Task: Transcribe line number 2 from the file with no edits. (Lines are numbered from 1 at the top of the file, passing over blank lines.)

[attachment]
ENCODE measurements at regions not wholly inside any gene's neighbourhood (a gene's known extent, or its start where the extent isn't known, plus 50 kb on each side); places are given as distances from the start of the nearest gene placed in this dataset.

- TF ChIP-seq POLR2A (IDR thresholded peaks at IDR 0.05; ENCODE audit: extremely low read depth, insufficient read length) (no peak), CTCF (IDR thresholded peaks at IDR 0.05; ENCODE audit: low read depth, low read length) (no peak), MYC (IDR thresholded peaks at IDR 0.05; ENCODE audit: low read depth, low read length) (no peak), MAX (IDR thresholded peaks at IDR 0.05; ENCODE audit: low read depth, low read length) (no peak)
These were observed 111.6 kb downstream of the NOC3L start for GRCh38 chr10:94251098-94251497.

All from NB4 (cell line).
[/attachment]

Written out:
- TF ChIP-seq POLR2A (IDR thresholded peaks at IDR 0.05; ENCODE audit: extremely low read depth, insufficient read length) (no peak), CTCF (IDR thresholded peaks at IDR 0.05; ENCODE audit: low read depth, low read length) (no peak), MYC (IDR thresholded peaks at IDR 0.05; ENCODE audit: low read depth, low read length) (no peak), MAX (IDR thresholded peaks at IDR 0.05; ENCODE audit: low read depth, low read length) (no peak)